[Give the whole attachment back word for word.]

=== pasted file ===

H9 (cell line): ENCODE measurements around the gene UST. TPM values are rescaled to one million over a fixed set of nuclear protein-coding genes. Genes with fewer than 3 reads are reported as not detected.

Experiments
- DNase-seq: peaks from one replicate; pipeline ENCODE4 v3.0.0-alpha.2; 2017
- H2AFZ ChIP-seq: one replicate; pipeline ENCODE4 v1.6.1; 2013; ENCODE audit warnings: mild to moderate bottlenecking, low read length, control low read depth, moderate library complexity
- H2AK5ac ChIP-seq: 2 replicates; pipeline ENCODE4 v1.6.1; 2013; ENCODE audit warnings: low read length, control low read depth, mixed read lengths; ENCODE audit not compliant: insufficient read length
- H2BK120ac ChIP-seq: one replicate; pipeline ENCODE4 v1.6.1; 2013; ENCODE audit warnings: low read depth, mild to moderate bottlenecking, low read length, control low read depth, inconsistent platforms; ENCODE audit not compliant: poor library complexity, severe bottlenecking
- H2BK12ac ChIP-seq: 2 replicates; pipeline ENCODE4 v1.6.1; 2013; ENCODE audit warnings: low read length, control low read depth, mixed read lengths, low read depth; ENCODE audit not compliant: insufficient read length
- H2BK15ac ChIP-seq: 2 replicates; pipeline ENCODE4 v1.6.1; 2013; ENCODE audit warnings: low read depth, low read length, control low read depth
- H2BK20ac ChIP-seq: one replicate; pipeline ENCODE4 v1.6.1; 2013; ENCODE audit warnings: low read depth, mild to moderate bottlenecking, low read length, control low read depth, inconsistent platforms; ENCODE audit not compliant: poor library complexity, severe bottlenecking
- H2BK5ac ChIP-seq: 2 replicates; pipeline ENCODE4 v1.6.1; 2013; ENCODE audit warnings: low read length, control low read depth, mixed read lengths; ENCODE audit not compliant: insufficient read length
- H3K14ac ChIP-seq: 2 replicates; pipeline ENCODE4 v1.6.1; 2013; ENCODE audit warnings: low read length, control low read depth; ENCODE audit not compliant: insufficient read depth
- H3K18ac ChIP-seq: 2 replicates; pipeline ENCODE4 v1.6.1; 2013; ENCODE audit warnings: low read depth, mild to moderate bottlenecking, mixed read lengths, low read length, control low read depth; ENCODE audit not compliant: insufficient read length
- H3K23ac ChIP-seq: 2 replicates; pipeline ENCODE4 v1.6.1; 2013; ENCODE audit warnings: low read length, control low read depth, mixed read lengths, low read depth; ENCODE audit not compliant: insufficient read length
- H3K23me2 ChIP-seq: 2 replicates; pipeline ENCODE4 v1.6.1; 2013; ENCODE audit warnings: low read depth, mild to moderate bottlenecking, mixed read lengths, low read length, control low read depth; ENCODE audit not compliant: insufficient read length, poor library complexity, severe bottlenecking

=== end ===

H9 (cell line): ENCODE measurements around the gene UST. TPM values are rescaled to one million over a fixed set of nuclear protein-coding genes. Genes with fewer than 3 reads are reported as not detected.

Experiments
- DNase-seq: peaks from one replicate; pipeline ENCODE4 v3.0.0-alpha.2; 2017
- H2AFZ ChIP-seq: one replicate; pipeline ENCODE4 v1.6.1; 2013; ENCODE audit warnings: mild to moderate bottlenecking, low read length, control low read depth, moderate library complexity
- H2AK5ac ChIP-seq: 2 replicates; pipeline ENCODE4 v1.6.1; 2013; ENCODE audit warnings: low read length, control low read depth, mixed read lengths; ENCODE audit not compliant: insufficient read length
- H2BK120ac ChIP-seq: one replicate; pipeline ENCODE4 v1.6.1; 2013; ENCODE audit warnings: low read depth, mild to moderate bottlenecking, low read length, control low read depth, inconsistent platforms; ENCODE audit not compliant: poor library complexity, severe bottlenecking
- H2BK12ac ChIP-seq: 2 replicates; pipeline ENCODE4 v1.6.1; 2013; ENCODE audit warnings: low read length, control low read depth, mixed read lengths, low read depth; ENCODE audit not compliant: insufficient read length
- H2BK15ac ChIP-seq: 2 replicates; pipeline ENCODE4 v1.6.1; 2013; ENCODE audit warnings: low read depth, low read length, control low read depth
- H2BK20ac ChIP-seq: one replicate; pipeline ENCODE4 v1.6.1; 2013; ENCODE audit warnings: low read depth, mild to moderate bottlenecking, low read length, control low read depth, inconsistent platforms; ENCODE audit not compliant: poor library complexity, severe bottlenecking
- H2BK5ac ChIP-seq: 2 replicates; pipeline ENCODE4 v1.6.1; 2013; ENCODE audit warnings: low read length, control low read depth, mixed read lengths; ENCODE audit not compliant: insufficient read length
- H3K14ac ChIP-seq: 2 replicates; pipeline ENCODE4 v1.6.1; 2013; ENCODE audit warnings: low read length, control low read depth; ENCODE audit not compliant: insufficient read depth
- H3K18ac ChIP-seq: 2 replicates; pipeline ENCODE4 v1.6.1; 2013; ENCODE audit warnings: low read depth, mild to moderate bottlenecking, mixed read lengths, low read length, control low read depth; ENCODE audit not compliant: insufficient read length
- H3K23ac ChIP-seq: 2 replicates; pipeline ENCODE4 v1.6.1; 2013; ENCODE audit warnings: low read length, control low read depth, mixed read lengths, low read depth; ENCODE audit not compliant: insufficient read length
- H3K23me2 ChIP-seq: 2 replicates; pipeline ENCODE4 v1.6.1; 2013; ENCODE audit warnings: low read depth, mild to moderate bottlenecking, mixed read lengths, low read length, control low read depth; ENCODE audit not compliant: insufficient read length, poor library complexity, severe bottlenecking